People: Do you want to leave everything and move to Canada? Really?
Me: Yes
People: And why the heck Canada?
Me: Dunno, a gut feeling.

The conversations looked like this whenever I mentioned I am going to move to Canada. Some people were fans of my decision. Some couldn’t understand.

And here I am, almost three years later, all settled. I have a job I love, I live in one of the most beautiful cities I saw and I can go sailing after work.

This time it’ll be a story about my personal journey.

Permanent Residency

I didn’t have troubles getting Permanent Residency in Canada. I got the right age, education, experience, English level and sufficient funds. I filled in an online form at the beginning of February and in the next draw got an invitation to apply for permanent residency. Took me about 2 months to get all the required documents ready but I did it. I followed info provided on CIC website. No consultants, no lawyers. That’s pretty much it. By the end of September, I was in Vancouver without any idea of how different it is to look for a job here.

Looking for a job in Vancouver

Before I got to Canada I was browsing the job offers here. I knew I got the skills and the perfect “5-years of experience”, that almost every job posting in my field was asking for. I researched how to write a Canadian resume. And a cover letter. So I started applying for jobs.

And I didn’t hear back at all.

Job fair

So I went for more direct approach and went for a job fair.

When you go for a job fair in Poland, you meet a company representative, talk with them for a few minutes and then leave your resume if you liked what you’ve learned about a company and a position. A few days later the company’s recruiter will get in touch with you to set up the first interview (or sometimes to let you know they’re not interested at the given point of time). If the company didn’t get back to the candidate it makes the company look bad in front of potential candidates.

And in an employee market, no company wants to look bad.

(ups, I meant networking fair)

I knew it’s an employee market here. But little did I know that a “job fair” is more of networking fair. You don’t really leave your resume. You learn about a company and you are encouraged to apply online. But if you apply online no one ever gets back to you.

So this job fair, as a job fair, was a failure. But then it wasn’t. It’s where I’ve met Natalie and Henry from S.U.C.C.E.S.S. for the first time.

Job search support

Natalie and Henry were facilitating a job search program meant for people in tech who are new to job market in Vancouver. They’ve been looking into our tech skills and if we’ve met the technical criteria we’d get a a training on how to get a job in Vancouver. Purely soft-skill training on how to write local resume, improve your interviewing skills etc. It helped me get an understanding of the local hiring culture is. And it scrared the shit out of me when I’ve learned the amount of networking required to get the job.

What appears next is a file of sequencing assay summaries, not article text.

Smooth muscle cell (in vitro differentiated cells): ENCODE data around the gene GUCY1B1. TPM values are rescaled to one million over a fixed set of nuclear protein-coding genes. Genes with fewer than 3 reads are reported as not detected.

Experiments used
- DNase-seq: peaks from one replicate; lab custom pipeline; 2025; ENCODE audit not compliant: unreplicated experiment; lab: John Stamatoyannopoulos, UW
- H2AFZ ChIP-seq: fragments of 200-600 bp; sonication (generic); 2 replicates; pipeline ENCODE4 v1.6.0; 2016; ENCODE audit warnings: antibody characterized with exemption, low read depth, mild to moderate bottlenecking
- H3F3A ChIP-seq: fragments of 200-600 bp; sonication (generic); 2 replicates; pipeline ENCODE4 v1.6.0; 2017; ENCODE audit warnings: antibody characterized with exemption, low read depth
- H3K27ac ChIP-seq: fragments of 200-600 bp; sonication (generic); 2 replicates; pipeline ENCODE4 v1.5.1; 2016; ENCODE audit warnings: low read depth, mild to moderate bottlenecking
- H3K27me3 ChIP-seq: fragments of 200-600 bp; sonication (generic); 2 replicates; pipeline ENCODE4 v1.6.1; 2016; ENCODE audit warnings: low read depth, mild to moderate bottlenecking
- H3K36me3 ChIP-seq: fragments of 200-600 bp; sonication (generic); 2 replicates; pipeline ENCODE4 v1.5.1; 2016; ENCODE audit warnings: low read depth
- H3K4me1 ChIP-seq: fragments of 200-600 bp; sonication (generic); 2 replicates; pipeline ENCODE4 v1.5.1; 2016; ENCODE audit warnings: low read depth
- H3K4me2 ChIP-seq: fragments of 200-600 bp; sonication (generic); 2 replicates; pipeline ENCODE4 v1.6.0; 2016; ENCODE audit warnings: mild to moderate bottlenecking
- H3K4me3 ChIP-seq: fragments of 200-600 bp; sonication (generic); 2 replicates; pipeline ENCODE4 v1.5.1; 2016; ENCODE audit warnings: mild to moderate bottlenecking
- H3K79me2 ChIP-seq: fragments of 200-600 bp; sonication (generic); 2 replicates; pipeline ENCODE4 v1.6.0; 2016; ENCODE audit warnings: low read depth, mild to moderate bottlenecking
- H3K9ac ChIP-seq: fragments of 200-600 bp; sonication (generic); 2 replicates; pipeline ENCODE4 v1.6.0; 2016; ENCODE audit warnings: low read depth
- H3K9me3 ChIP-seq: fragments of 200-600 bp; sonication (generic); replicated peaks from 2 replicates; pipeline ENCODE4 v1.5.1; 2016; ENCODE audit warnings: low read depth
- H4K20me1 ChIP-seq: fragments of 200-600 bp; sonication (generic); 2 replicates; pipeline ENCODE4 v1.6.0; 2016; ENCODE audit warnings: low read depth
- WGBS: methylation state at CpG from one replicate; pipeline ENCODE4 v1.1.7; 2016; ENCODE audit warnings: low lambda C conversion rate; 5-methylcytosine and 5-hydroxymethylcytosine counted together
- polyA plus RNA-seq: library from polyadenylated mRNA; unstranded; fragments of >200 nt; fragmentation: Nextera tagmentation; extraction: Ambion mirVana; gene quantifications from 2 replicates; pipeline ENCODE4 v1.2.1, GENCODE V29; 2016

So I started going to the meetups. Job fairs. And as true introvert – I got so exhausted I almost gave up.

Not give up on a dev job, but on job I’m going to enjoy. I realized that if I need a job, I can find a dev job that I wont be happy at, that will give me the salary and “Canadian” work experience (as if you write Java differently in Polish than in English). But I didn’t want that.

And that’s when going to job fairs finally paid off. Sometime mid January I ended up meeting a Talent Acquisition specialist from PayByPhone. I never heard about the company before. I mean… It’s a parking app and I don’t drive so that’s a given. That’s the total anti-pattern when you’re looking for the job though. (The general advice is to research the company before you apply. And I second that) The reason why I connected with a TA Specialist was because of my drive towards not using cash and PbP app allowing it. So we had the goal alignment.

New company, totally different (plus pretty modern) technology stack in a lot of ways (I’ve been doing Java for years and they were using C#). But I had a lot of transferable knowledge and company was very open to people with different backgrounds. So I applied.


Got three interviews. First a phone screening. Second was virtual coding (TDD) exercise (a la pair programming with the interviewer on the other side of the screen) + basic QA around my technical practices and skills.

Last interview was more of a team/company fit + a bit of architecture knowledge check. I had a chance to ask questions in the areas I was interested in. Coz I really needed to validate if I wanna work in that company.

I guess I did well coz I got a response pretty quickly and started my job within few weeks. And still here I am. Proving my choice right and enjoying the job at PayByPhone 😉


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